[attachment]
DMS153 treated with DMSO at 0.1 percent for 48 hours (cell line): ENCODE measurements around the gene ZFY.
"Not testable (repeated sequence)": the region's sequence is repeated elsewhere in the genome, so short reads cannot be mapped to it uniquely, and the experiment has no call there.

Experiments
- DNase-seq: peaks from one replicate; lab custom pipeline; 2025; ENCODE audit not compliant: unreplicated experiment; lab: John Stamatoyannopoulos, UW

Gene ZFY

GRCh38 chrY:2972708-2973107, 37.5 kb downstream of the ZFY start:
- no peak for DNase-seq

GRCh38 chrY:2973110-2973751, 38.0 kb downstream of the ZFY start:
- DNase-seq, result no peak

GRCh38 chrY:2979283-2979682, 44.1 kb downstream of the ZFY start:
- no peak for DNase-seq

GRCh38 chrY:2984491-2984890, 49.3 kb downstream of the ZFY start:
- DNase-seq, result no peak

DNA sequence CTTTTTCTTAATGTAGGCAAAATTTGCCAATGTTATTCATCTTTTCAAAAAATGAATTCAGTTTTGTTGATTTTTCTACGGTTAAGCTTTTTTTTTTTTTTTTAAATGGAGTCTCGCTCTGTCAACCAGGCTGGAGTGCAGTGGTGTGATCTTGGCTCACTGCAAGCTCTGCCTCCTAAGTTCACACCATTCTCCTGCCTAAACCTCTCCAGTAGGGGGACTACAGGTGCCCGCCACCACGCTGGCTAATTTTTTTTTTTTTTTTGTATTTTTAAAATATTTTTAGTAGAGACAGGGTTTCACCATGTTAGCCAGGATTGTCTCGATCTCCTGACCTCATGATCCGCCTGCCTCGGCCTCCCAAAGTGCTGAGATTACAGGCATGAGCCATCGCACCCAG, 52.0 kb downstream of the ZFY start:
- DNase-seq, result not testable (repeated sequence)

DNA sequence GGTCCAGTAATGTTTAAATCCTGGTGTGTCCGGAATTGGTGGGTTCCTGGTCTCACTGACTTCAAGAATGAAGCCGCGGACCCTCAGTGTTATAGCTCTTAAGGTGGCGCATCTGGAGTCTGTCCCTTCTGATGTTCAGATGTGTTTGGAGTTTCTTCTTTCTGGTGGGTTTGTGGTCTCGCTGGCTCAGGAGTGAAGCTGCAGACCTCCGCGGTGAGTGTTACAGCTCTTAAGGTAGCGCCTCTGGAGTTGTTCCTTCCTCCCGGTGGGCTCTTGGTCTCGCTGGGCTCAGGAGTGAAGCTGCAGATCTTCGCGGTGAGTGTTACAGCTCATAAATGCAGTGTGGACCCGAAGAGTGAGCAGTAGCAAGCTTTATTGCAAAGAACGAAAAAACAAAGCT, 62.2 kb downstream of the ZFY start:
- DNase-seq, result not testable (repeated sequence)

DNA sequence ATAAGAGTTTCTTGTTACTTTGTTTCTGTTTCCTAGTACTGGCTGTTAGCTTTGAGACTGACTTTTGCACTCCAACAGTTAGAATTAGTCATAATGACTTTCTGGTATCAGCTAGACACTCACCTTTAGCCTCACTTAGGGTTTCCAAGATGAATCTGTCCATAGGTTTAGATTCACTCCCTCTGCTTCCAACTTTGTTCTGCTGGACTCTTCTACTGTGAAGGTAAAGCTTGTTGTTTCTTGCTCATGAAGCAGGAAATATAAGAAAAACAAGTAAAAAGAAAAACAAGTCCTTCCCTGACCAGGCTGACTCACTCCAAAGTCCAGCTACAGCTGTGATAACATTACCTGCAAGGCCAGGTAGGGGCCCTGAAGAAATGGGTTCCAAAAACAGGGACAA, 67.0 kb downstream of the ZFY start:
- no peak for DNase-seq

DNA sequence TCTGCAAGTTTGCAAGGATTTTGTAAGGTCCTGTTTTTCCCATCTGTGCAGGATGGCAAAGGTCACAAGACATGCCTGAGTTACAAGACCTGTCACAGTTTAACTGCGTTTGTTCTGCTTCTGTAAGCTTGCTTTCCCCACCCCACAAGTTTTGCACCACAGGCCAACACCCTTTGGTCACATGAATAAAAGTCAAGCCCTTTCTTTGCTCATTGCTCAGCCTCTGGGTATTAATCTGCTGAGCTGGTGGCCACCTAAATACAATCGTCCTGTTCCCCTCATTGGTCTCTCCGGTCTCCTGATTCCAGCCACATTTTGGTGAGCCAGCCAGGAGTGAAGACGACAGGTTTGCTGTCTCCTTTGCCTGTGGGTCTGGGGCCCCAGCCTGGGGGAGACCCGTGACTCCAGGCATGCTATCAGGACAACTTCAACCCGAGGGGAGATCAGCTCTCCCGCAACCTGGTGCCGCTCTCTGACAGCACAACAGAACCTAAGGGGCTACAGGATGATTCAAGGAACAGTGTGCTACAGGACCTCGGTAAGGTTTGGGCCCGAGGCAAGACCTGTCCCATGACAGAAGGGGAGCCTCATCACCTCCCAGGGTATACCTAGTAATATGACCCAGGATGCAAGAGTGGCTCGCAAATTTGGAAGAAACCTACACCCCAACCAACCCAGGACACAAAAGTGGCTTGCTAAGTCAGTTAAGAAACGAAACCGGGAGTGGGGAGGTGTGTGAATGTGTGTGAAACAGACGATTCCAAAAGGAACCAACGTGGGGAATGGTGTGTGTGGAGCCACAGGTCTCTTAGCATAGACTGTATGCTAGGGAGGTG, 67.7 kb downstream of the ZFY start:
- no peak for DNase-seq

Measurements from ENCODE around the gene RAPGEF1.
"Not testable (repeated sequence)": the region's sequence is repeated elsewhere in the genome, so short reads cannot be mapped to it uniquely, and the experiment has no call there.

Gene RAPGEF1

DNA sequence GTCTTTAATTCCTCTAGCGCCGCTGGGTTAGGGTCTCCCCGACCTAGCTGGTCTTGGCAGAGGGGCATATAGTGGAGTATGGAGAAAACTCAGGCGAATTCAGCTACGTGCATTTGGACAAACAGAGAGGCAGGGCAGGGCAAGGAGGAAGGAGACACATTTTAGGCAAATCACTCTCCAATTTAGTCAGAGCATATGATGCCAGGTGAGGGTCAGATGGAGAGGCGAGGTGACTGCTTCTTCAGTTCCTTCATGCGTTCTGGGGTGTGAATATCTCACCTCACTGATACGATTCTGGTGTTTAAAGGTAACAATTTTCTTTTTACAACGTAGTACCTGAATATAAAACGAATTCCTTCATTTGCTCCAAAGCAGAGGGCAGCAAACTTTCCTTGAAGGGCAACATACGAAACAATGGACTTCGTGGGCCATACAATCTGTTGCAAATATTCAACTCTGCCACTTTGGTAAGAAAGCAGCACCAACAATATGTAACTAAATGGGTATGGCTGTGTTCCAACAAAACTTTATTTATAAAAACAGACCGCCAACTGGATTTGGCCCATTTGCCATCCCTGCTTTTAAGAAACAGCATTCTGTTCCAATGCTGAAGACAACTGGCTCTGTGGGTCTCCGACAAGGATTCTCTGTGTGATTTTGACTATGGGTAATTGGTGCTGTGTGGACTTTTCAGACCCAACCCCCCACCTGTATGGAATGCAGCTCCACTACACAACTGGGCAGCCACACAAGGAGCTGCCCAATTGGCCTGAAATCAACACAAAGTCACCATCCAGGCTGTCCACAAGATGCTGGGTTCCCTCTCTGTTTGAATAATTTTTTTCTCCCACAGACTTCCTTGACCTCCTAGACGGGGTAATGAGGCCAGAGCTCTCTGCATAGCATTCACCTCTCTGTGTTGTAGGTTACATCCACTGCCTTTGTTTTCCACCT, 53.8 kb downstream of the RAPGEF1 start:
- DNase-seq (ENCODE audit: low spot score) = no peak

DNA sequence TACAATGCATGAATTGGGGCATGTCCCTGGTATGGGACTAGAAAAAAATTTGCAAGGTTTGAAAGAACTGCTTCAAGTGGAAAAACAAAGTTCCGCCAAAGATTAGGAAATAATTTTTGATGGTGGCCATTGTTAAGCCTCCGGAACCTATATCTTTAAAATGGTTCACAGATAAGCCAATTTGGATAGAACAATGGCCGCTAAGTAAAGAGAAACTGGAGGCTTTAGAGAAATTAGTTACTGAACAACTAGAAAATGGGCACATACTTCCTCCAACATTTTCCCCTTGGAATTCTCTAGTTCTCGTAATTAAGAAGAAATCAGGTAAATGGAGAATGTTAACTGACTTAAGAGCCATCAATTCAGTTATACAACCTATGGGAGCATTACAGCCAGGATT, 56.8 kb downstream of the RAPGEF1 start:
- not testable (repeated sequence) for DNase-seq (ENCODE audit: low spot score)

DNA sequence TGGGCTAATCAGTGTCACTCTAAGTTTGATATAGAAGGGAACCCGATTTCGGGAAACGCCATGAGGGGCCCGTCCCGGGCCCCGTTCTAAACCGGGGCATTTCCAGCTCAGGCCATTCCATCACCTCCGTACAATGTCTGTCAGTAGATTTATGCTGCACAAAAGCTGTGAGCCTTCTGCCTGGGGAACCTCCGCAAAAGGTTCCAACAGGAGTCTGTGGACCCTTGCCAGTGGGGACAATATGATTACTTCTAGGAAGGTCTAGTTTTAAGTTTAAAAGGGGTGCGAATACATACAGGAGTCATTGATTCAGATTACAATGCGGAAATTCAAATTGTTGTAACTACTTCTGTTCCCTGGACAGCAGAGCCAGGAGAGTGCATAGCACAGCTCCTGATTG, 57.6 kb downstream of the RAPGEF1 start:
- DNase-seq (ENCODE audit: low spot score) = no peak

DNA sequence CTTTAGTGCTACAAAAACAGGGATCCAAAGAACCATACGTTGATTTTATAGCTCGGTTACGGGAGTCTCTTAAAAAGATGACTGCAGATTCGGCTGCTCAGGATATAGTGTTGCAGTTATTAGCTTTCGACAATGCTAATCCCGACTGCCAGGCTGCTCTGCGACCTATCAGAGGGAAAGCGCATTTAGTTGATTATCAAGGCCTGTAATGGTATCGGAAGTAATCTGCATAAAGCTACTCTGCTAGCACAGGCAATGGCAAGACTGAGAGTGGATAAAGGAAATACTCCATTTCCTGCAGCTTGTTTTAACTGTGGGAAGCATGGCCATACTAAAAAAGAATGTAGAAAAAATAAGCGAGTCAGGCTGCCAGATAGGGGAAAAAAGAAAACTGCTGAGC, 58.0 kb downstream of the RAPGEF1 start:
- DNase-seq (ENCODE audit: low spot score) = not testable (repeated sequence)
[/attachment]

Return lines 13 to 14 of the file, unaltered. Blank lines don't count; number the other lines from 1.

- DNase-seq, result no peak

DNA sequence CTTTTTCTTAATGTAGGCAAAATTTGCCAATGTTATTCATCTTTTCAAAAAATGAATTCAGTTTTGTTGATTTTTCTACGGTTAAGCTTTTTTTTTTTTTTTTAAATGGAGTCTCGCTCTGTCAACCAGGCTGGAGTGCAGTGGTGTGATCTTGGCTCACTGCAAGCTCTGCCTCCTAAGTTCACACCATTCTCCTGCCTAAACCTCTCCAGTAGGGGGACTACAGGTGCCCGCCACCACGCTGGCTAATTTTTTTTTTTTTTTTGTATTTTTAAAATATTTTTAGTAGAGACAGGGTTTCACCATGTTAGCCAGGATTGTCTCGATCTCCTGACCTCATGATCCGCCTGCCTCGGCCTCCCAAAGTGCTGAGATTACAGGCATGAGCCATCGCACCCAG, 52.0 kb downstream of the ZFY start: